In the 1800s, scores of folks migrated west, seeking fortune in the form of gold nuggets. Today, countless musicians do the same – although the gold of their dreams comes in more of a round, record-type shape. For many, Los Angeles is the pinnacle of the music biz, but the competition is fierce, and there, more than anywhere else, only the strong survive. So how do you navigate these shark-infested waters? Here are some pro tips from Linda Fair, an LA-based A&R exec and publicist with 10 years of experience booking new talent and placing tunes in films via X-Rite Records and Java with Javelyn Indie Music Nites.
What are the most common payment structures that bands will come across at LA gigs?
Unfortunately, many LA promoters are forced into the "pay to play" structure, which means that a band guarantees that they'll bring people to a gig by selling tickets beforehand. Regardless of whether or not people show, the band pays for the tickets upfront or gives a bar guarantee (through tickets or simply paying for it themselves). If you want to play the bigger venues, there's usually no way around this.
Smaller shows, however, like our Java With Javelyn Indie Music Nites, are designed to train artists for those bigger gigs. At Indie Music Nites, we give anyone a time slot for three songs, and if they demonstrate that they can bring people, we give them a bigger spot. If an artist wants to play in Los Angeles and doesn't bring anyone, the room tends to empty out entirely, so it's always good to bring at least one or two people. We try to encourage artists to work on their email list and merch (CDs, T-shirts, etc.) when they play out, and link up with other artists for bigger slots.
Compared to other cities, what's the most important thing that bands need to know about working with promoters and venues in LA?
Bands are expected to support the venue by getting there early, meeting the promoter, and bringing an audience that will patronize the bar. Don't overplay LA; it looks bad to your fans and promoters alike. Try to play once a month rather than once a week. Also, make sure you tailor your show to fit the venue. Setting your amps to 11 in a small space will only get you kicked out, and giving attitude to a promoter might get you black-balled. The promoter community in LA is extremely small, so the last thing you want to do is get a reputation for being loud and obnoxious.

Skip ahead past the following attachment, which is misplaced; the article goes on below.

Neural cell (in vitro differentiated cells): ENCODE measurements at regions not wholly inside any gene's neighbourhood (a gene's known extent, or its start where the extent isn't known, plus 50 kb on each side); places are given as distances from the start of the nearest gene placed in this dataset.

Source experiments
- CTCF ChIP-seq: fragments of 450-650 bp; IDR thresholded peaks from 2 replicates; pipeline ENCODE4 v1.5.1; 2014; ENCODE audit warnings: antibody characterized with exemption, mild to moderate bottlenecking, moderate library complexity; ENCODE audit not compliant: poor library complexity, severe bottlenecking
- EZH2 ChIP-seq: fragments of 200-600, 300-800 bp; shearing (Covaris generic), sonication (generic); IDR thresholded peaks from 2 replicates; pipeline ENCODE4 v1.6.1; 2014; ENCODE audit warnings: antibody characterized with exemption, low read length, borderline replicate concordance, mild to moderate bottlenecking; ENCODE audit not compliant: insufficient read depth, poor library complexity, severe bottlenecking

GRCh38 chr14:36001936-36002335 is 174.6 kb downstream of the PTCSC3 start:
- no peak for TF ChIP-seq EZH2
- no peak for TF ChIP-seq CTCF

What will venues generally provide for entry- and mid-level bands?
Bigger venues tend to have green rooms, but backlines are virtually non-existent because musicians tend to trash the equipment. As a result, venues often won't provide any in-house equipment – not even mics or cords.
What do LA venues typically expect of the bands they book?
Above all, professionalism, a bit of humility, and communication. Confirm your time, promote your show, and, for extra brownie points, let the promoter know about your promotional efforts. On gig night, be there early, check in, and be ready to go onstage at your scheduled time. Also, don't gab with your fans and friends while another artist is playing. It's rude, and we, the promoters, don't want to be the ones to have to shush you.
What's the best way for a band to break into the LA market?
No matter who you are, what you've done, or where you come from, stay humble when you perform in LA. Promoters will notice if you have a good work ethic and professional attitude. Most of all, courtesy and kindness to the venue, promoter, and other artists goes a long way.
What's the biggest difference between booking shows in LA versus other cities like NYC or Nashville?
Probably the "pay to play" structure mentioned above. We toyed with the idea of "pay to play" for our Indie Music Nites, as we had many artists at the beginning not show up, even after booking with us. Even now, there's almost always at least one artist every show who doesn't communicate and doesn't show up – it's crazy. In LA, some artists just don't take their commitments or time slots at a venue seriously.